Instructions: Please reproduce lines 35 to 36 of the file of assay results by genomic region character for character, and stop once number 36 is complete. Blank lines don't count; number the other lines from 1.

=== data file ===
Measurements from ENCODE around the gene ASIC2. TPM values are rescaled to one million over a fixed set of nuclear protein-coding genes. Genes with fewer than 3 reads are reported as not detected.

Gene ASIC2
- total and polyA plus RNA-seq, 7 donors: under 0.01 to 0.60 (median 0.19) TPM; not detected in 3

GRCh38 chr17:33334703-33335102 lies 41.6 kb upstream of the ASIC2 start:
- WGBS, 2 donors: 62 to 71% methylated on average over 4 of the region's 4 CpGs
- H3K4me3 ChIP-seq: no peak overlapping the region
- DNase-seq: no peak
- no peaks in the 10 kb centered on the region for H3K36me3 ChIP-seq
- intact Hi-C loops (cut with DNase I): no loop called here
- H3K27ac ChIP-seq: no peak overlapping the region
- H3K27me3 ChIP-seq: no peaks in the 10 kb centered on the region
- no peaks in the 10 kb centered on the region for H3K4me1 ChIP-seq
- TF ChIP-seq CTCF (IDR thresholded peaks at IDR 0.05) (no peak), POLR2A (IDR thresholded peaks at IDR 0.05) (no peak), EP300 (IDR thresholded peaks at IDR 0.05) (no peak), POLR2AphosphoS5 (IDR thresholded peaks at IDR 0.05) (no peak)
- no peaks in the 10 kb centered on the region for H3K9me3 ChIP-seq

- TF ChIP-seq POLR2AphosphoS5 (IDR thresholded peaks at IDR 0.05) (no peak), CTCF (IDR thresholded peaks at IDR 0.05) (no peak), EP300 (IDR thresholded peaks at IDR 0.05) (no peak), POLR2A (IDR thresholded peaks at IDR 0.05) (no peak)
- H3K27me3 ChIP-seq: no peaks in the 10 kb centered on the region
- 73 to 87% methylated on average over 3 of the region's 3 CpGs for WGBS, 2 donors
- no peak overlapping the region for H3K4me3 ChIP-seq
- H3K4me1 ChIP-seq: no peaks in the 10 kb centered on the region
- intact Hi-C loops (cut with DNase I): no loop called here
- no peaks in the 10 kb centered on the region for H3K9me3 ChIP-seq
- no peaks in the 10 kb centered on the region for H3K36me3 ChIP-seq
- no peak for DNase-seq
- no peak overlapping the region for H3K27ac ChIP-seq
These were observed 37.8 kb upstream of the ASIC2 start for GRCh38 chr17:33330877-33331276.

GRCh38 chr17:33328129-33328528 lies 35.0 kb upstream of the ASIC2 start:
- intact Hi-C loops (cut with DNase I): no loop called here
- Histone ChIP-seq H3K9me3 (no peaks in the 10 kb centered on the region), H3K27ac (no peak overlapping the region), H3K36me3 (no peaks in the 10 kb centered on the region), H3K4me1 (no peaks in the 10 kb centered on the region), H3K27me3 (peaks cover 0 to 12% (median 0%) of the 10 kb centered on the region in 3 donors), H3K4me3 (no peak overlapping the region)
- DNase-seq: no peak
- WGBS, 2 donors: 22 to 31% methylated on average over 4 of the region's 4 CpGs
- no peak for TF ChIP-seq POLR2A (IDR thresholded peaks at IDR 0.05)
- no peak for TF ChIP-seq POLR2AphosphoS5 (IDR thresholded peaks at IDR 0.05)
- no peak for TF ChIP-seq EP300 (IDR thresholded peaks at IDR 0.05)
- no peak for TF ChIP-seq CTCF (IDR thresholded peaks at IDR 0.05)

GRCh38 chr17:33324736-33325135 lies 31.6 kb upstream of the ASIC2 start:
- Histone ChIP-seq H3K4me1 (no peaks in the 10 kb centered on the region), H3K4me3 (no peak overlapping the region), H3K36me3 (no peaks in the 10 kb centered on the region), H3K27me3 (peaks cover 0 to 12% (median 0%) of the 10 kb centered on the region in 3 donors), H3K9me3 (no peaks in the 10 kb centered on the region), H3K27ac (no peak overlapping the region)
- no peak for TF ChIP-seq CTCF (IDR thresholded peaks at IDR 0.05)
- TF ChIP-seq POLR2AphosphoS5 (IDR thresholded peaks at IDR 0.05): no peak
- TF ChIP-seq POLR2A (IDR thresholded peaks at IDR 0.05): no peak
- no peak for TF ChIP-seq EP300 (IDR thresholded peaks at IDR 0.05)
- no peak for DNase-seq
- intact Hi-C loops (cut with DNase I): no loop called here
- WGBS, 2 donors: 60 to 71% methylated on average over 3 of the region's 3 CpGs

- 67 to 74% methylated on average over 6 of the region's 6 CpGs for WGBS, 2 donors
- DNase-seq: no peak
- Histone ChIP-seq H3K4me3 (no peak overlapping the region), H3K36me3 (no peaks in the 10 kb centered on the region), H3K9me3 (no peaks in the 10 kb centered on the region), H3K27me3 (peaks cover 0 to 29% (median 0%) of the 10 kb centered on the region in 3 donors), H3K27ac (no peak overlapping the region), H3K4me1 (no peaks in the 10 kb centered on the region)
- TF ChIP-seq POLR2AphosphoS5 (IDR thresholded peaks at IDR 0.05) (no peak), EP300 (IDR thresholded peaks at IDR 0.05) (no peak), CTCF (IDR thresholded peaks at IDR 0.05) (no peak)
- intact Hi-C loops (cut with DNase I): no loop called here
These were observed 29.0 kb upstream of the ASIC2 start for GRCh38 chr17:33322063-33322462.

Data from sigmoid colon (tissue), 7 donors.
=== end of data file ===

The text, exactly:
GRCh38 chr17:33324736-33325135 lies 31.6 kb upstream of the ASIC2 start:
- Histone ChIP-seq H3K4me1 (no peaks in the 10 kb centered on the region), H3K4me3 (no peak overlapping the region), H3K36me3 (no peaks in the 10 kb centered on the region), H3K27me3 (peaks cover 0 to 12% (median 0%) of the 10 kb centered on the region in 3 donors), H3K9me3 (no peaks in the 10 kb centered on the region), H3K27ac (no peak overlapping the region)